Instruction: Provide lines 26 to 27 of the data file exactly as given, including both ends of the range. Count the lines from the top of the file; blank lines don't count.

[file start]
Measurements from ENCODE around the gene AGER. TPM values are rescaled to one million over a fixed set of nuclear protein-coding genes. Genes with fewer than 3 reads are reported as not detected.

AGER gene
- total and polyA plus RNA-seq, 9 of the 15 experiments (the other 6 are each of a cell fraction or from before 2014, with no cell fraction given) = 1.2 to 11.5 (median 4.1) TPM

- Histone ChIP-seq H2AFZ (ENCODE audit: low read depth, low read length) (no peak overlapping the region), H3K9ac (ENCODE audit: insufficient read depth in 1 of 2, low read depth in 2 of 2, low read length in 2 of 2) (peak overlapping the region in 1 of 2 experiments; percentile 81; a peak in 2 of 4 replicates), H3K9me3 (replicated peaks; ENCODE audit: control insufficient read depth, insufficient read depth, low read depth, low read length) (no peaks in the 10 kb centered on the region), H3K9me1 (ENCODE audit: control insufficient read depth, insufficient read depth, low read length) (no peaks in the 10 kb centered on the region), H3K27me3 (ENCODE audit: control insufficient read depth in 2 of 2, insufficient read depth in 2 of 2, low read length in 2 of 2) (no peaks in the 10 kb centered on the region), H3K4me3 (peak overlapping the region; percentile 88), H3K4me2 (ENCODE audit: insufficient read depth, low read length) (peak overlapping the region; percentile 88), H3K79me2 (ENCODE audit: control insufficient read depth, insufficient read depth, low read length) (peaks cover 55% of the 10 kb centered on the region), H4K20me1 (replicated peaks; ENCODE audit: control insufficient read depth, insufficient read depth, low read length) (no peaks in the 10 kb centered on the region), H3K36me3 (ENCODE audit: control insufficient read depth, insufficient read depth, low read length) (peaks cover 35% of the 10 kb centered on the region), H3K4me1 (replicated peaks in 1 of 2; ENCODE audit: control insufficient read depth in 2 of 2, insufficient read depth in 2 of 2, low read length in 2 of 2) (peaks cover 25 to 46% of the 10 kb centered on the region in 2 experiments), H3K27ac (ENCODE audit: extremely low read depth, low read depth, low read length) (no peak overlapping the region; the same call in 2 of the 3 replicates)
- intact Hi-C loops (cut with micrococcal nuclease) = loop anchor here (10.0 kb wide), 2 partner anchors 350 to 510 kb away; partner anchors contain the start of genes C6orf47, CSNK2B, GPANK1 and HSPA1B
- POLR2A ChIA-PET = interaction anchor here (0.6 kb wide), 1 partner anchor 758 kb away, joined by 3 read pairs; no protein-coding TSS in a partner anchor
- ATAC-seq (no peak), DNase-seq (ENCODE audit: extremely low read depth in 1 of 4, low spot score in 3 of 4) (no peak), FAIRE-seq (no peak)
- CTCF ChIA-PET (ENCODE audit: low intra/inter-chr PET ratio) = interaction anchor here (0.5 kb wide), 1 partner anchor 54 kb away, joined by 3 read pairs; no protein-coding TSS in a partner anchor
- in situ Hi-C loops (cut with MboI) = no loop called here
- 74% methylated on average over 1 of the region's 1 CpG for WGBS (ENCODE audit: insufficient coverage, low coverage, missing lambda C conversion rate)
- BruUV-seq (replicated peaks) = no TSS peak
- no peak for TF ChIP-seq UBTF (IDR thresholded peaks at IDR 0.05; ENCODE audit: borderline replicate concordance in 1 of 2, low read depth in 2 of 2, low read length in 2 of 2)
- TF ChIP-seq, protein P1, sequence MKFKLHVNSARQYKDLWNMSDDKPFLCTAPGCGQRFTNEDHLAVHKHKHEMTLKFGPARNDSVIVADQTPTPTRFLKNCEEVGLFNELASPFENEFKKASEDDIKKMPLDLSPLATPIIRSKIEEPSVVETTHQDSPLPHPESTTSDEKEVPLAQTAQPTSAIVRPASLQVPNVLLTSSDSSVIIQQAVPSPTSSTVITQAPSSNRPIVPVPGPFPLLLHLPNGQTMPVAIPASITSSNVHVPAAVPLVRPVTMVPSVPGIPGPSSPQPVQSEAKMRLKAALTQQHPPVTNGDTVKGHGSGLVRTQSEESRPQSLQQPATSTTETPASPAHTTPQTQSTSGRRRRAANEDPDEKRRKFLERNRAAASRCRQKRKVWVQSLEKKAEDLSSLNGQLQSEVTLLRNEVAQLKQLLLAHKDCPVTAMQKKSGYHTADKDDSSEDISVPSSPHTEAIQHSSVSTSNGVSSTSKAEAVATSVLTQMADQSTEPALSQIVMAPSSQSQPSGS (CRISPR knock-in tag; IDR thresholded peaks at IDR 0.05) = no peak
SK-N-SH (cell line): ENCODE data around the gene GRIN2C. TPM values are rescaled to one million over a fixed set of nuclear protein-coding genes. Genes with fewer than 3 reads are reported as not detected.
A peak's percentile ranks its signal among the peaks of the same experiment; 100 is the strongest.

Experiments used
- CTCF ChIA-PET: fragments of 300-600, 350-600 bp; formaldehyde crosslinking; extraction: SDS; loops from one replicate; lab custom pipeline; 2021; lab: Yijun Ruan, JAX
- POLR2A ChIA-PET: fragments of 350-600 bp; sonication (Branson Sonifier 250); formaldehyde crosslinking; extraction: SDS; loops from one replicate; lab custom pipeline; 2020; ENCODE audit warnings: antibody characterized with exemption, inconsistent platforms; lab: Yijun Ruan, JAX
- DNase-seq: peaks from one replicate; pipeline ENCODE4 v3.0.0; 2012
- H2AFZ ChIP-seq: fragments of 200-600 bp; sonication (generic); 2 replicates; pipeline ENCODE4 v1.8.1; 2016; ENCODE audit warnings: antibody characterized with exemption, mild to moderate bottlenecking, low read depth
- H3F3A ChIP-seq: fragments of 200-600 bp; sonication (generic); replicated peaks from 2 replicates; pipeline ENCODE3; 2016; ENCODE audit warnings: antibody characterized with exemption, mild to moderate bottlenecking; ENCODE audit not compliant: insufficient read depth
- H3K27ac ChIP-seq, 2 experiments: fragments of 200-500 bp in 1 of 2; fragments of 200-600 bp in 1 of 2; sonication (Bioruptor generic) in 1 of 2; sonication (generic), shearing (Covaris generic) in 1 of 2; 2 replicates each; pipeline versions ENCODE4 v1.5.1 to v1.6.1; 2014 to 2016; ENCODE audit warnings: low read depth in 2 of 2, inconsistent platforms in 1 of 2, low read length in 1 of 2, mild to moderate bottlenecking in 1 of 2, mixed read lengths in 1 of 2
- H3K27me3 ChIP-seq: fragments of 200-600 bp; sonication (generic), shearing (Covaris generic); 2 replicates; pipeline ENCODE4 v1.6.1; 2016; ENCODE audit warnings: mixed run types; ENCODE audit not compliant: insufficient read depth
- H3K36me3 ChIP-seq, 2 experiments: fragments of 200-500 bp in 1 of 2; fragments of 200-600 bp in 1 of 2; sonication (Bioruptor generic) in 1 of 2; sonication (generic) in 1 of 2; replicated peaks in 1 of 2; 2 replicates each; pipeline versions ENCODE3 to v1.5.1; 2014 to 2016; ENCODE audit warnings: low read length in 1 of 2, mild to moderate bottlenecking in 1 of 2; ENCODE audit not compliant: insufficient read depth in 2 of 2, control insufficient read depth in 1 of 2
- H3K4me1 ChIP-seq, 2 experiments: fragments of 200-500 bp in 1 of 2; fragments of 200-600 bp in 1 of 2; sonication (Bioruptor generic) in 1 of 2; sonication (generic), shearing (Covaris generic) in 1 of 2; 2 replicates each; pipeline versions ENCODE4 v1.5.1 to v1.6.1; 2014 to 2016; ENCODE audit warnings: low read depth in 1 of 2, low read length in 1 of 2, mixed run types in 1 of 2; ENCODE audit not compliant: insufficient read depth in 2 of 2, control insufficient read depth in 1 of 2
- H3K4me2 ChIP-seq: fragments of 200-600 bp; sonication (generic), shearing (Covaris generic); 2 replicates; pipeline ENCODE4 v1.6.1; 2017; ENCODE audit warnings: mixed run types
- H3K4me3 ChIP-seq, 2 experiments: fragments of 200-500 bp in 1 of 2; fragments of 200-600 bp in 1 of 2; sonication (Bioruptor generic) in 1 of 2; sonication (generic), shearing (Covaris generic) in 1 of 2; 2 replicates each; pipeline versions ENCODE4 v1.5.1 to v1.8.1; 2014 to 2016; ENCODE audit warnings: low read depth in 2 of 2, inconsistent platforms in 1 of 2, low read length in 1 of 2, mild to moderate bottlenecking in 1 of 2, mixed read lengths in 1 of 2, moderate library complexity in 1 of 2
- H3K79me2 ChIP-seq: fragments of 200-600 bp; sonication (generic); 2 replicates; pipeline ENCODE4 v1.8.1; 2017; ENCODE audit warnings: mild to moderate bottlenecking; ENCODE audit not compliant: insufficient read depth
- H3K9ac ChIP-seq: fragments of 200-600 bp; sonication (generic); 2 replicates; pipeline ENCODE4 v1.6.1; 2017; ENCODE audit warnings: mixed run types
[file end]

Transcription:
- H3K4me2 ChIP-seq: fragments of 200-600 bp; sonication (generic), shearing (Covaris generic); 2 replicates; pipeline ENCODE4 v1.6.1; 2017; ENCODE audit warnings: mixed run types
- H3K4me3 ChIP-seq, 2 experiments: fragments of 200-500 bp in 1 of 2; fragments of 200-600 bp in 1 of 2; sonication (Bioruptor generic) in 1 of 2; sonication (generic), shearing (Covaris generic) in 1 of 2; 2 replicates each; pipeline versions ENCODE4 v1.5.1 to v1.8.1; 2014 to 2016; ENCODE audit warnings: low read depth in 2 of 2, inconsistent platforms in 1 of 2, low read length in 1 of 2, mild to moderate bottlenecking in 1 of 2, mixed read lengths in 1 of 2, moderate library complexity in 1 of 2